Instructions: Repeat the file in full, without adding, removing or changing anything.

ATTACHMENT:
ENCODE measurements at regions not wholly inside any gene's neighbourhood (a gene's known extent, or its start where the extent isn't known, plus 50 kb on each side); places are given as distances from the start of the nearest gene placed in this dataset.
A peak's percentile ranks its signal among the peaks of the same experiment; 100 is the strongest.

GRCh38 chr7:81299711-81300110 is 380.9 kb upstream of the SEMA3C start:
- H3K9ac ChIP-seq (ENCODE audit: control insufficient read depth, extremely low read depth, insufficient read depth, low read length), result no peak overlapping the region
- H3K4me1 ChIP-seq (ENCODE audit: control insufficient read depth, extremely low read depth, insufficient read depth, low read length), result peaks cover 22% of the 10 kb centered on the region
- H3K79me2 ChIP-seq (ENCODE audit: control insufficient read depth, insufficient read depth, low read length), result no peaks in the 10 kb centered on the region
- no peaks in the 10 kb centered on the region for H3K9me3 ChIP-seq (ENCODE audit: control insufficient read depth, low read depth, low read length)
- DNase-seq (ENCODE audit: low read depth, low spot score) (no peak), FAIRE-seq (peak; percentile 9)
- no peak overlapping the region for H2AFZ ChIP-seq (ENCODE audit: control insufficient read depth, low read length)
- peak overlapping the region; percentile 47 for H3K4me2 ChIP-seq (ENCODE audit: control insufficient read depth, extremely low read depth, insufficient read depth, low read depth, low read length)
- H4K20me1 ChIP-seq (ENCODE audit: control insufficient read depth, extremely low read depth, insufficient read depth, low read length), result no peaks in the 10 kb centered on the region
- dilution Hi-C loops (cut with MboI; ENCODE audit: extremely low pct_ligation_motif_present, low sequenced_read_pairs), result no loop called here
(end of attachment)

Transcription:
ENCODE measurements at regions not wholly inside any gene's neighbourhood (a gene's known extent, or its start where the extent isn't known, plus 50 kb on each side); places are given as distances from the start of the nearest gene placed in this dataset.
A peak's percentile ranks its signal among the peaks of the same experiment; 100 is the strongest.

GRCh38 chr7:81299711-81300110 is 380.9 kb upstream of the SEMA3C start:
- H3K9ac ChIP-seq (ENCODE audit: control insufficient read depth, extremely low read depth, insufficient read depth, low read length), result no peak overlapping the region
- H3K4me1 ChIP-seq (ENCODE audit: control insufficient read depth, extremely low read depth, insufficient read depth, low read length), result peaks cover 22% of the 10 kb centered on the region
- H3K79me2 ChIP-seq (ENCODE audit: control insufficient read depth, insufficient read depth, low read length), result no peaks in the 10 kb centered on the region
- no peaks in the 10 kb centered on the region for H3K9me3 ChIP-seq (ENCODE audit: control insufficient read depth, low read depth, low read length)
- DNase-seq (ENCODE audit: low read depth, low spot score) (no peak), FAIRE-seq (peak; percentile 9)
- no peak overlapping the region for H2AFZ ChIP-seq (ENCODE audit: control insufficient read depth, low read length)
- peak overlapping the region; percentile 47 for H3K4me2 ChIP-seq (ENCODE audit: control insufficient read depth, extremely low read depth, insufficient read depth, low read depth, low read length)
- H4K20me1 ChIP-seq (ENCODE audit: control insufficient read depth, extremely low read depth, insufficient read depth, low read length), result no peaks in the 10 kb centered on the region
- dilution Hi-C loops (cut with MboI; ENCODE audit: extremely low pct_ligation_motif_present, low sequenced_read_pairs), result no loop called here